Discovery: not your mother’s Star Trek

The first season of Star Trek: Discovery is back on Netflix after a mid-season/Thanksgiving/Christmas Break (no idea) and continues to deliver something completely different from the Star Treks that boldly came before – and when I say “something different” then I really mean “everything is different”.

To begin with, there’s the characters. Okay, don’t get me wrong, I love the franchise, but up until now, everyone serving in Star Fleet has been the perfect hero or the perfect villain. Sure they all had their quirks (Spock’s way of using his eyebrows to tell you how inferior you are…), but in the end, you  knew that when push came to shove, everyone would knuckle down, dig deep, and save the day.

After one episode of Discovery, I wondered how any of these people had slipped past pysch eval and made it onto a starship. The crew is borderline dsysfunctional and the captain would happily jettison the lot of them into space if that’s what it took to complete the mission. We have a disgraced crew member who was responsible for the deaths of eight thousand fleet personnel. There’s an ensign who won’t let  Aspergers stop her from making captain (good for her), and the chief science officer is in a gay relationship with the ship’s doctor. (This really makes no sense because the chief scientist is a real dick, and so the doctor is punching way below his weight in my opinion).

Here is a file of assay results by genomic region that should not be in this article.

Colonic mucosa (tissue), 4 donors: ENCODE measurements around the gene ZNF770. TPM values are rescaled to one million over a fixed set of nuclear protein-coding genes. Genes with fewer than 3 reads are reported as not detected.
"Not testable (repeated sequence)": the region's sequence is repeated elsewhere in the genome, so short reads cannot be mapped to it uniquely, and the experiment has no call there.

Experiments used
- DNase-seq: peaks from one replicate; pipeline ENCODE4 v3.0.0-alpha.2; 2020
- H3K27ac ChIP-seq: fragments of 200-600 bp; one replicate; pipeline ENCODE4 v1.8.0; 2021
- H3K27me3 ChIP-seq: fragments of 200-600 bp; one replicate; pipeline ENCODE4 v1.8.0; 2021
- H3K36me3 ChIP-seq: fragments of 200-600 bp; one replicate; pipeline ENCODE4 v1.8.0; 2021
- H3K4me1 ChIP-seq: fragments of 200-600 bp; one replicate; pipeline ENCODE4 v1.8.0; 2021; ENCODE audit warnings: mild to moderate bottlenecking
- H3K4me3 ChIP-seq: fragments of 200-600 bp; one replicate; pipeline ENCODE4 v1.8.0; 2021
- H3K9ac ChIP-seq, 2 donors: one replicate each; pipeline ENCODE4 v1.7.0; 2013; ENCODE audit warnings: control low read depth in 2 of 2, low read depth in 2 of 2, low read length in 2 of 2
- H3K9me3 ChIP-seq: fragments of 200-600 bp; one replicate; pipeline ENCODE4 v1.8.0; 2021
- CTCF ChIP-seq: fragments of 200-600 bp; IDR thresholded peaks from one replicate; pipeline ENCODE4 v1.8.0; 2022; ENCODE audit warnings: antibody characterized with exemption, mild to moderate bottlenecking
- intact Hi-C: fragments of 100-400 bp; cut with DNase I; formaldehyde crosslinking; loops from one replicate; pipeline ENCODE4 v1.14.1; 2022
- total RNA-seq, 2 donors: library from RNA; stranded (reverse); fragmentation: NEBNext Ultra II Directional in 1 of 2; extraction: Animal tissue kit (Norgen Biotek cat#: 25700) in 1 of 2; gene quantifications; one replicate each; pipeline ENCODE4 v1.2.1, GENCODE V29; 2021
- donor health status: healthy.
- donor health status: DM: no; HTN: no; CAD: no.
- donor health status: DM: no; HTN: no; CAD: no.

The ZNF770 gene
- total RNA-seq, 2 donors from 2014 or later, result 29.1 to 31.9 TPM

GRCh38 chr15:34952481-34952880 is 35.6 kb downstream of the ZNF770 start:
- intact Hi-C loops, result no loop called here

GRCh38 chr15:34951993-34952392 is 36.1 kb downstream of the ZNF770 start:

So you don’t need me to tell you that this is the best Star Trek outing since Generations. Rather than the adventure-per-episode format that’s served them since the mid-sixties, Discovery has gone for a single mission – well … more of an interstellar war actually, and it’s not going well. The new format works because the writers can focus on filling out the characters, rather than spending twenty minutes getting the crew into a situation, then spending the next forty trying to get them out of it. It’s a new take, and for me it’s working.

And don’t get me started on the Klingons. They look different (what’s with the four nostrils?) and they’re as brutal as they come. They torture for sport and they eat their kill … Star Fleet officers included.

This is the Star Trek universe viewed through the darkness. The writers have gone back to the days before the star-spanning utopia enjoyed by Picard and co. (you remember that their Enterprise was basically a lounge and bar fitted with a warp drive), to a time when Star Fleet was an engine of war. No sacrifce too great, no deed too immoral to contemplate.

If you don’t have Netflix then Star Trek:Discovery is the best reason to get it. It’s bloody brilliant.




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